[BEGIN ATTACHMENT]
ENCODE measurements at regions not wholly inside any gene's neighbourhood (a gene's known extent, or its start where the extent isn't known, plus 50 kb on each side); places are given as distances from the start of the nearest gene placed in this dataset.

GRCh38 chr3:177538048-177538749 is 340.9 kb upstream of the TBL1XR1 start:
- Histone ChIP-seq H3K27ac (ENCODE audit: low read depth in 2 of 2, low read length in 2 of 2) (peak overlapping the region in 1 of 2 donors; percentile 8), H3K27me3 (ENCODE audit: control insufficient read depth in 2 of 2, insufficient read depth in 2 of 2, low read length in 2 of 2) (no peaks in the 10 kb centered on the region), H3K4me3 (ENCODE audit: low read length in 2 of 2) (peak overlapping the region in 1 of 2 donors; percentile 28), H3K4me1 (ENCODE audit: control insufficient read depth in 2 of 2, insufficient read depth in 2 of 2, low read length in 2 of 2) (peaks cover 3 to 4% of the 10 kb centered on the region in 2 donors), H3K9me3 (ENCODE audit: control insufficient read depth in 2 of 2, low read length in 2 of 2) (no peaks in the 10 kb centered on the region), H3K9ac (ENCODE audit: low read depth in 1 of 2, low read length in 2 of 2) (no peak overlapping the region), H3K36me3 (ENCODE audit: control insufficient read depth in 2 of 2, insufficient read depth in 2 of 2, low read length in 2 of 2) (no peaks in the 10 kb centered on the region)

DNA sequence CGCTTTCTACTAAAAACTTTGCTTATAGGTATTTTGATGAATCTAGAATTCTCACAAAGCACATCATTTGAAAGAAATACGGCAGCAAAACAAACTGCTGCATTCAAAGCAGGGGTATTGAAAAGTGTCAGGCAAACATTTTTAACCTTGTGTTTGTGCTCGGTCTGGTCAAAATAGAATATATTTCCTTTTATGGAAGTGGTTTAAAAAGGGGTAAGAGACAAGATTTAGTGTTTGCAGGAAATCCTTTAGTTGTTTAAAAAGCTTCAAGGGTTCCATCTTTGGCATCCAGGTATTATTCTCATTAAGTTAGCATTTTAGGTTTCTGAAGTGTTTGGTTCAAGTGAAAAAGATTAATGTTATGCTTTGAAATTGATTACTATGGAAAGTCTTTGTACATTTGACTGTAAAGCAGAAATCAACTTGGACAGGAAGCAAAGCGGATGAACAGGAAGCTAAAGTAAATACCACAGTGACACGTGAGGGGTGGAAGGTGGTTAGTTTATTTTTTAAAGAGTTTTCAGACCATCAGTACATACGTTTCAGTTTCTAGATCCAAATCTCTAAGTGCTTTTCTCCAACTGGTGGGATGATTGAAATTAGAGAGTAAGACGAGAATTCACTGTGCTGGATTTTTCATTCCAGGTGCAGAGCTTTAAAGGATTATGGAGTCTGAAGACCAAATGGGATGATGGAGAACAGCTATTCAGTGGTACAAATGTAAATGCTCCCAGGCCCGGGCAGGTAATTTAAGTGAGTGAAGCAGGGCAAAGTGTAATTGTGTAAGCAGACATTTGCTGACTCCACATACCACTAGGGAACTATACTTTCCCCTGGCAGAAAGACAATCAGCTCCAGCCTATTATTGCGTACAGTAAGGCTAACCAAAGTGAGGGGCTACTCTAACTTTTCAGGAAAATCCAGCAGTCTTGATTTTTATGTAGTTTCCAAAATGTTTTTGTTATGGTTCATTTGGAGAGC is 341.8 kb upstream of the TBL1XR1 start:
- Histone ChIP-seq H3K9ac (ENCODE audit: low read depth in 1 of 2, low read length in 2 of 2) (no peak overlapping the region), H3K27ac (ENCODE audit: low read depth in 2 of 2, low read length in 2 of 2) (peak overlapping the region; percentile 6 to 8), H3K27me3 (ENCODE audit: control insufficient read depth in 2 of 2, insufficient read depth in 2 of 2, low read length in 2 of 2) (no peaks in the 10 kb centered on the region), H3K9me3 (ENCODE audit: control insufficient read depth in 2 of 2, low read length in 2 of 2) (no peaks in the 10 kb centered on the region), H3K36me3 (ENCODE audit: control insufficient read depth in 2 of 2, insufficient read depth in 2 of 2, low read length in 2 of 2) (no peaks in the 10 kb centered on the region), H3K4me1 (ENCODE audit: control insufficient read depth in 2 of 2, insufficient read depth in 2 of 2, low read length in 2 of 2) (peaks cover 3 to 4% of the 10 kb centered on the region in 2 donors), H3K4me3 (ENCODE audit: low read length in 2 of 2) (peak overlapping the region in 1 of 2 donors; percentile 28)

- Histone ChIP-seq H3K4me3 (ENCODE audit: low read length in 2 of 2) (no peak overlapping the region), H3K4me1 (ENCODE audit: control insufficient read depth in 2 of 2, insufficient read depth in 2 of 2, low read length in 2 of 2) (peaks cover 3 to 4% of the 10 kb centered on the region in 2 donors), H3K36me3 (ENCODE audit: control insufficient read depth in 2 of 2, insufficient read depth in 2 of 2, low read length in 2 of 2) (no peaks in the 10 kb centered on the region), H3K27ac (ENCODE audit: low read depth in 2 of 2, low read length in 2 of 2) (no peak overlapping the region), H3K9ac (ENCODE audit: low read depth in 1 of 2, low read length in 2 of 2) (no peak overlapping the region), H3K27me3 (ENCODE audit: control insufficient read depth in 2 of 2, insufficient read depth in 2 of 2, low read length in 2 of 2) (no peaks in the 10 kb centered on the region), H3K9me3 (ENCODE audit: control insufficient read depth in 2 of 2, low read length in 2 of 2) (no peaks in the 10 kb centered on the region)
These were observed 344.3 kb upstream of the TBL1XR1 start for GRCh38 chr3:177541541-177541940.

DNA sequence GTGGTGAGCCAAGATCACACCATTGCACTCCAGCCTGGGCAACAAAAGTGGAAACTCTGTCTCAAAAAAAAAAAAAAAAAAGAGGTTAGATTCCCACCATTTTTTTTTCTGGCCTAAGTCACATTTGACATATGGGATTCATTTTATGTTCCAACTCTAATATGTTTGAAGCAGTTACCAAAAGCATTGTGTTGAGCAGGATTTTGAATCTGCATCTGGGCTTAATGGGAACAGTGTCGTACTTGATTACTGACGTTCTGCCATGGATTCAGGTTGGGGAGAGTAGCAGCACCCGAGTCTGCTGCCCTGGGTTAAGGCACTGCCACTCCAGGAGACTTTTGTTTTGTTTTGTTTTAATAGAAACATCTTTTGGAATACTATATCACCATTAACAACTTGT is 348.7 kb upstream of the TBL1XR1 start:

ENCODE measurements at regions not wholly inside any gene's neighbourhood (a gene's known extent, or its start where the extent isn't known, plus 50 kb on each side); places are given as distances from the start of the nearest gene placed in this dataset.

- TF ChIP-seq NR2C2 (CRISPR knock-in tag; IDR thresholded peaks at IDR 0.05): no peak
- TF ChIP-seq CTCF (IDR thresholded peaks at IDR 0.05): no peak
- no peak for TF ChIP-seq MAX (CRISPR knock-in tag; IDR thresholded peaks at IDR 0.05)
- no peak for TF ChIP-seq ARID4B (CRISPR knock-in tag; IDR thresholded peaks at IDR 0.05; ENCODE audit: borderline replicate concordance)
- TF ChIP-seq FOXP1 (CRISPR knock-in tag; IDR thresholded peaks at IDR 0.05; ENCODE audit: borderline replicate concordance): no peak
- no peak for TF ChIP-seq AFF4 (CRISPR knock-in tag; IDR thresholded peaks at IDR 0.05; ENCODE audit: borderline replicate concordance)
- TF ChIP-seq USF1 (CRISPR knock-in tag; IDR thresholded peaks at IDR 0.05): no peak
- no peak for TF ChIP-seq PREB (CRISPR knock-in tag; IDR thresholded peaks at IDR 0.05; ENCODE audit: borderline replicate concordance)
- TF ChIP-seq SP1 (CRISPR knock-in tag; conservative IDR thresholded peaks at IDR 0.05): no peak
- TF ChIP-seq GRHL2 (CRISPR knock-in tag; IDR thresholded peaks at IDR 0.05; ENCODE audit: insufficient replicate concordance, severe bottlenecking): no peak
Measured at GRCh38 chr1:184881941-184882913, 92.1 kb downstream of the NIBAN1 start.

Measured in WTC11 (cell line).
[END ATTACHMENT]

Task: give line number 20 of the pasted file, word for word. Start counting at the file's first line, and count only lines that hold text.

Measured at GRCh38 chr1:184881941-184882913, 92.1 kb downstream of the NIBAN1 start.